FIVE OH ONE by Jeremy Hess

Images by Cody Calhoon

Mr. Emmert sent me to detention—my first time ever.
The thought of that stain on my permanent record follows me all the way there.

I don’t know what to expect. Spitballs and chaos. The rioting “bad kids.”

The 2:15 bell rings and I walk into 501, right on time.
One kid sits quietly with his head down. He surfaces sometimes to look out the window.

5 minutes later, another kid comes in. Read more

POTTERY, UNCHAINED by Julia Garcia & Amber Poer

200 students submitted to the SW Washington art show; only twelve went to the state competition. Leila Stutesman was among them. She has two pottery pieces; required by the show she puts them up for sale, Taking pride in them she comments that “she’s greedy about her pots” because she would rather keep them than sell them.

Leila started pottery her sophomore year and couldn’t get enough and has taken six other pottery classes since. She plans to continue at Clark next year; although, making a career out of pottery is not Leila’s idea of a future job. She does it for fun and her enjoyment of the beautiful pieces she creates. “It makes me feel like I can express myself fully through pottery.”

Not only is she passionate about pottery but also bowling and softball thanks to her father; Ron Stutesman, who has been her mentor and coach ever since she was 7 years old playing T-ball for Evergreen Little League. Read more

ELECTRONIC DANCE MUSIC by Jeremy Hess and Amber Poer

String the beats together. Buildup. Drop the bass.

And there you have: dubstep.

The popularity of dubstep has exploded in recent years, and some have taking to making their own beats at home.

Andrew Dietz, a student at Heritage High specializes in electronic dance music and some of the many forms of dubstep.

He used to be really into heavy metal and rock music, until his cousin showed him some dubstep. And then he was hooked.
He started mixing about two and half years ago.

“It puts me in that feeling that, you know, nobody can bother me, my worries are gone,” Dietz says. “Music really is my passion because I have been interested in music basically my whole life and it’s just something I hope I’ll go forward with.” Read more

NOSE BROOM by Amber Poer and Jeremy Hess

They’ll come at any time of day; in the middle of a meeting, a presentation, a stage debut, and they’ll come in fits of threes. Some people hold it in, some people let everything spray. Some people squeak when they sneeze; for others it takes more volume to get everything out.

Heritage student Becky Savage has one of those recognizably loud sneezes.

“Once in freshman year,” she tells us, “I was in the computer lab during 6th period. I sneezed and my science teacher opened the door to her classroom. Everyone in her class had heard me and they laughed and yelled ‘Bless you!’” Her sneeze is so loud, people used to yell “Bless you!” just to match the volume of her sternutation.

Sneezes happen when an irritant tickles you nose hairs, but it takes teamwork for a sneeze to happen. Read more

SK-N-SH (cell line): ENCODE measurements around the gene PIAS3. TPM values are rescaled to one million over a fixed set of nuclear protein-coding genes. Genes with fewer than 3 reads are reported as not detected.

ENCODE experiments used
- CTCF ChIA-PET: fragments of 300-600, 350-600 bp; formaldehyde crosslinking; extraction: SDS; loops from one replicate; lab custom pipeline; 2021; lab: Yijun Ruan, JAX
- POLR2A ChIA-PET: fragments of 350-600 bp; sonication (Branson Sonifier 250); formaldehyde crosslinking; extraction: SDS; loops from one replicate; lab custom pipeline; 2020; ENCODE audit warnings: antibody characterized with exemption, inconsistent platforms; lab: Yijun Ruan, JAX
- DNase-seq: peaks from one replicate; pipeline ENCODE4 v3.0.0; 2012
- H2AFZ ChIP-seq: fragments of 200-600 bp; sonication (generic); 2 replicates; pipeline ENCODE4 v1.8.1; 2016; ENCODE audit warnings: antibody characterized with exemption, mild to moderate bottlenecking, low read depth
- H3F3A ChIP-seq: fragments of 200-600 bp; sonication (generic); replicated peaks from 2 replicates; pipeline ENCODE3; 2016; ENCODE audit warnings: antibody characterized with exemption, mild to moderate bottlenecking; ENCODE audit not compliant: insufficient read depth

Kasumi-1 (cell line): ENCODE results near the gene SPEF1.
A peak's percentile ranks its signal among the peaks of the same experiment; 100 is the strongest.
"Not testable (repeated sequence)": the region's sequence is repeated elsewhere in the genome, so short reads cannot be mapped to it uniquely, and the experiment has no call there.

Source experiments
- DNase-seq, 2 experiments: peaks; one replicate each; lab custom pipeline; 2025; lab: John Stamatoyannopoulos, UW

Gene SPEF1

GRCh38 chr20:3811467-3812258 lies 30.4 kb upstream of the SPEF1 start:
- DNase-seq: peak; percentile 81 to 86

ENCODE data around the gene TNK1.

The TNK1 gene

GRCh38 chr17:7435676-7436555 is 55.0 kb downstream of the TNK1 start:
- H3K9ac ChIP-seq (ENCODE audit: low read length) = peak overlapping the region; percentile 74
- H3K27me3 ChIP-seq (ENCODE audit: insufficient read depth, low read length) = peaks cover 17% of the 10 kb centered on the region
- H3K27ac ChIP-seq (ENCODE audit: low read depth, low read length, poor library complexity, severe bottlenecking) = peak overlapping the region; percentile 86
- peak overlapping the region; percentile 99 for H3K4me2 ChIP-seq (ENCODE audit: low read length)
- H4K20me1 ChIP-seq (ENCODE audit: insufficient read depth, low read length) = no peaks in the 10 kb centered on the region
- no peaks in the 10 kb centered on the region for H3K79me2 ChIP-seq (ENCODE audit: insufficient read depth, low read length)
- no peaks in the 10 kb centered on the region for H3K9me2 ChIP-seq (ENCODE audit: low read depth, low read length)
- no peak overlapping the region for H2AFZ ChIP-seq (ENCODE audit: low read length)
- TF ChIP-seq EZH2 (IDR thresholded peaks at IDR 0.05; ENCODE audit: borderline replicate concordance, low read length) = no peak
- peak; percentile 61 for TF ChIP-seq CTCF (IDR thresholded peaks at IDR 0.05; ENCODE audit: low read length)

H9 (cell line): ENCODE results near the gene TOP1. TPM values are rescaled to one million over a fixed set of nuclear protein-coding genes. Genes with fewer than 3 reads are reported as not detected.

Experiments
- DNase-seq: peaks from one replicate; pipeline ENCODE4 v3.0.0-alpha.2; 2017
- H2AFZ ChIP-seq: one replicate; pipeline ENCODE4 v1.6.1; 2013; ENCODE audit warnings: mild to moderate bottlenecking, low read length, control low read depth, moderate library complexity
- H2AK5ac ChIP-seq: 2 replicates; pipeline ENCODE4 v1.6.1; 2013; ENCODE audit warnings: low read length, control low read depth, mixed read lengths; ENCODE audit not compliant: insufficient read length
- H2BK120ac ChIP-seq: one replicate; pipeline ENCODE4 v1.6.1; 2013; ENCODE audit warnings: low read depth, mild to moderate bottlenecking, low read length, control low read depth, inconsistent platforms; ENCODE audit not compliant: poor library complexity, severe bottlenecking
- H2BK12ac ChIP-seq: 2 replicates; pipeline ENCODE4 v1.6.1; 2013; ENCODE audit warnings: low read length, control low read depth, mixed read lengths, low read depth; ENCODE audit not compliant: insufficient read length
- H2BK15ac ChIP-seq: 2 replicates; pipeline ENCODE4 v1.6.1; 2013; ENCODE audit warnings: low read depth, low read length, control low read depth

WAITING TO EXHALE by Amber Poer and Jeremy Hess

Cigarette/cigar smoke, like dust or allergens, acts as an irritant to the inner lining of the nose. The brain gets the signal to sneeze, and voila.

There are two types of secondhand smoke: side-stream smoke comes from the lighted end of a cigarette or pipe or cigar. It’s the legit stuff. Mainstream smoke is exhaled from the smoker.

Secondhand smoke has adverse effects on the heart, can cause other serious issues like bronchitis, damage to blood vessels, increased risk of a heart attack, and can trigger serious asthma attacks. It contains just as many cancer-causing chemicals as “firsthand” smoke.

PETS: A REASON FOR THE SNEEZIN’ by Cody Calhoon and Jeremy Hess

To some, the cute and cuddly face of a puppy dog cures any sour day. To others, it’s just a reason for sneezin’.

According to the Asthma and Allergy Foundation of America, “Allergies to pets with fur or feathers are common, especially among people who have other allergies or asthma. 15 percent to 30 percent of people with allergies have allergic reactions to cats and dogs.” 6 out of 10 people come in contact with cats and dogs, and on average there are 4 pets for every 10 people, so there’s little escape from these cute and cuddly sneeze-breeders. Cat allergies are more common than dog allergies, (as if there needs to be any more reason for dogs to be better than cats).

An allergy is a hypersensitivity of the immune system, to where it reacts negatively to normally harmless substances, like pet dander. A common reaction to allergens is sneezing. The pet dander in the air sticks to the inner lining of the nose, and the body reads it as an irritant—and lets the sneeze ring true.

PHOTON TORPEDOS by Amber Poer and Jeremy Hess

Ever felt like sneezing when you looked up at the sky, lying on your back, or looked at a bright light and just had to let an achoo rip? This phenomenon has stumped a lot of great minds, like Aristotle and Francis Bacon. Modern science has dubbed this bright-light-inspired mucus “The Photic Sneeze Reflex”. We put HHS’ Keaton Lindner under the bright lights to find out.

Scientists still aren’t completely sure why light triggers this effect in certain people. The current theory is that the optic nerve, responsible for dilating and constricting the pupils crosses signals with a nerve, which controls facial movements and sneezing. The trigeminal nerve reads the misfire as an irritant in the nose, and lets a sneeze rip as a response. It looks to be genetic, with a 50% chance of parents passing the fluke on to their kids depending on their genetic makeup.